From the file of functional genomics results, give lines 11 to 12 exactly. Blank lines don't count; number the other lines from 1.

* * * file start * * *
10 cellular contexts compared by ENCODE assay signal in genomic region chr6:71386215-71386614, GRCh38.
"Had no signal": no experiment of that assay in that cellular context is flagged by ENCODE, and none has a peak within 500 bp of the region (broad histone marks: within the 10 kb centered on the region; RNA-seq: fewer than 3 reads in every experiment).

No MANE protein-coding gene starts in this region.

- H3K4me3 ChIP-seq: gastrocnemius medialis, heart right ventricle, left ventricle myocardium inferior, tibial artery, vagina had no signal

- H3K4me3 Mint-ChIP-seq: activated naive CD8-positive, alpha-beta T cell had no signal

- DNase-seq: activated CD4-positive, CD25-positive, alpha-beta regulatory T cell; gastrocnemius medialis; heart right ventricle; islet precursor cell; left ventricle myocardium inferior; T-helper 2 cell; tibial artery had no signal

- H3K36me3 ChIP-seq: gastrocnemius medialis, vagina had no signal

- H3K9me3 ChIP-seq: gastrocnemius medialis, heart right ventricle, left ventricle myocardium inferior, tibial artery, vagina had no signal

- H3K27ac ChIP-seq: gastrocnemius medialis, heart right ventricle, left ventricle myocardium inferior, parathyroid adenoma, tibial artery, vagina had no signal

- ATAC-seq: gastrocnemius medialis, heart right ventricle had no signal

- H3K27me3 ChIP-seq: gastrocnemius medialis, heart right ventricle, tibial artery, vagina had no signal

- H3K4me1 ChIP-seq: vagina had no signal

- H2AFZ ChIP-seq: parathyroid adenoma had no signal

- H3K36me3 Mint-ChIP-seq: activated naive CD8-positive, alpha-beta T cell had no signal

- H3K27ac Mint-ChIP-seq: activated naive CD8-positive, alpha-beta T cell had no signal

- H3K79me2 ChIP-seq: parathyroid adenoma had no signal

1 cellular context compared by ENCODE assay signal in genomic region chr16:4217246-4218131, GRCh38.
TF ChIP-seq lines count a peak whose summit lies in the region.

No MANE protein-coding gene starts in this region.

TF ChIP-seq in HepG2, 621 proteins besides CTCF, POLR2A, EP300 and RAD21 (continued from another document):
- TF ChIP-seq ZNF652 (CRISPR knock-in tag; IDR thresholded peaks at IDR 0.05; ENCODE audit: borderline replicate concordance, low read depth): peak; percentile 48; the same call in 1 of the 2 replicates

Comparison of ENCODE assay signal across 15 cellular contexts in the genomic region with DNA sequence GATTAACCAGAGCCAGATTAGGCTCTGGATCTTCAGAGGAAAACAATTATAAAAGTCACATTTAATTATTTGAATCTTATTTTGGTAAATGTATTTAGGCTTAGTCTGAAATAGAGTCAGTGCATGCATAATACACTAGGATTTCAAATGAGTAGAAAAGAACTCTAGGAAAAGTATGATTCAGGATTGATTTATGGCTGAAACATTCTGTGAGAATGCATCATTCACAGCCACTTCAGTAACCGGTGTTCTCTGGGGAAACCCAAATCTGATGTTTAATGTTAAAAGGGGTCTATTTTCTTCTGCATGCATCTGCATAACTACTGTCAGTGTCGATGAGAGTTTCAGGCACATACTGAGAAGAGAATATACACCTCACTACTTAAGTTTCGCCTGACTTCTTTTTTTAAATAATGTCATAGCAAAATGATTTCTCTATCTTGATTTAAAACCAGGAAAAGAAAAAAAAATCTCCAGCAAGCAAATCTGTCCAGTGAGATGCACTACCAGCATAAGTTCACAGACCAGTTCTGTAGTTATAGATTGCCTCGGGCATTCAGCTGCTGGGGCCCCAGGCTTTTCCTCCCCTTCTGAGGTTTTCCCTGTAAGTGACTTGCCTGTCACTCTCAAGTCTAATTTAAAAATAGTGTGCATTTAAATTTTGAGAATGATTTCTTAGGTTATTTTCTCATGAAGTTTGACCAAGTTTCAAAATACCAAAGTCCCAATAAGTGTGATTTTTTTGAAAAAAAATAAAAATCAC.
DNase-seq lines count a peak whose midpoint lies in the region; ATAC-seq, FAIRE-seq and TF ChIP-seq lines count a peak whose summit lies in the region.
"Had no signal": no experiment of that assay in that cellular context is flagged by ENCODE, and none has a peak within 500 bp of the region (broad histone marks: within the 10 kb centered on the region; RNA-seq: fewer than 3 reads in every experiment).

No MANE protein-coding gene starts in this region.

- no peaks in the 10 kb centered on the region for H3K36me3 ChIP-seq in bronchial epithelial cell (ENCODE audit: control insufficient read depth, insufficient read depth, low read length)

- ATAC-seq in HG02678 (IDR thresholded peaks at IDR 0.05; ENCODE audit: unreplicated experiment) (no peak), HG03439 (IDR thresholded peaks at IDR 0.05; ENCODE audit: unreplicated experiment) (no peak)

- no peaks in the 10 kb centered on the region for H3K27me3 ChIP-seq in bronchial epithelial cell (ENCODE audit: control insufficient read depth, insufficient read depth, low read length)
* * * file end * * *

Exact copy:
- H3K27me3 ChIP-seq: gastrocnemius medialis, heart right ventricle, tibial artery, vagina had no signal

- H3K4me1 ChIP-seq: vagina had no signal